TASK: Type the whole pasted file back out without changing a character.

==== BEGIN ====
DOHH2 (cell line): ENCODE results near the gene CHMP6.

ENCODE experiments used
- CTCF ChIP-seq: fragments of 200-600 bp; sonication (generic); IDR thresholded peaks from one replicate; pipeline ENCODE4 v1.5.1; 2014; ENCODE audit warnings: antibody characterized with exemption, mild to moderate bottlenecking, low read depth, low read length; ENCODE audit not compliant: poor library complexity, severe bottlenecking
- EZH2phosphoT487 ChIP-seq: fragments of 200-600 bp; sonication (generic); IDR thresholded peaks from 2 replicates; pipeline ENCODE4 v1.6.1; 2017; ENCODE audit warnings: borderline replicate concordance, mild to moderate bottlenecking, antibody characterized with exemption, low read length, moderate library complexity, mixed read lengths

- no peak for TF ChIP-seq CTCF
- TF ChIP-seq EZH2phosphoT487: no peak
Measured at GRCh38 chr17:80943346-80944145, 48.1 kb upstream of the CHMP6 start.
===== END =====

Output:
DOHH2 (cell line): ENCODE results near the gene CHMP6.

ENCODE experiments used
- CTCF ChIP-seq: fragments of 200-600 bp; sonication (generic); IDR thresholded peaks from one replicate; pipeline ENCODE4 v1.5.1; 2014; ENCODE audit warnings: antibody characterized with exemption, mild to moderate bottlenecking, low read depth, low read length; ENCODE audit not compliant: poor library complexity, severe bottlenecking
- EZH2phosphoT487 ChIP-seq: fragments of 200-600 bp; sonication (generic); IDR thresholded peaks from 2 replicates; pipeline ENCODE4 v1.6.1; 2017; ENCODE audit warnings: borderline replicate concordance, mild to moderate bottlenecking, antibody characterized with exemption, low read length, moderate library complexity, mixed read lengths

- no peak for TF ChIP-seq CTCF
- TF ChIP-seq EZH2phosphoT487: no peak
Measured at GRCh38 chr17:80943346-80944145, 48.1 kb upstream of the CHMP6 start.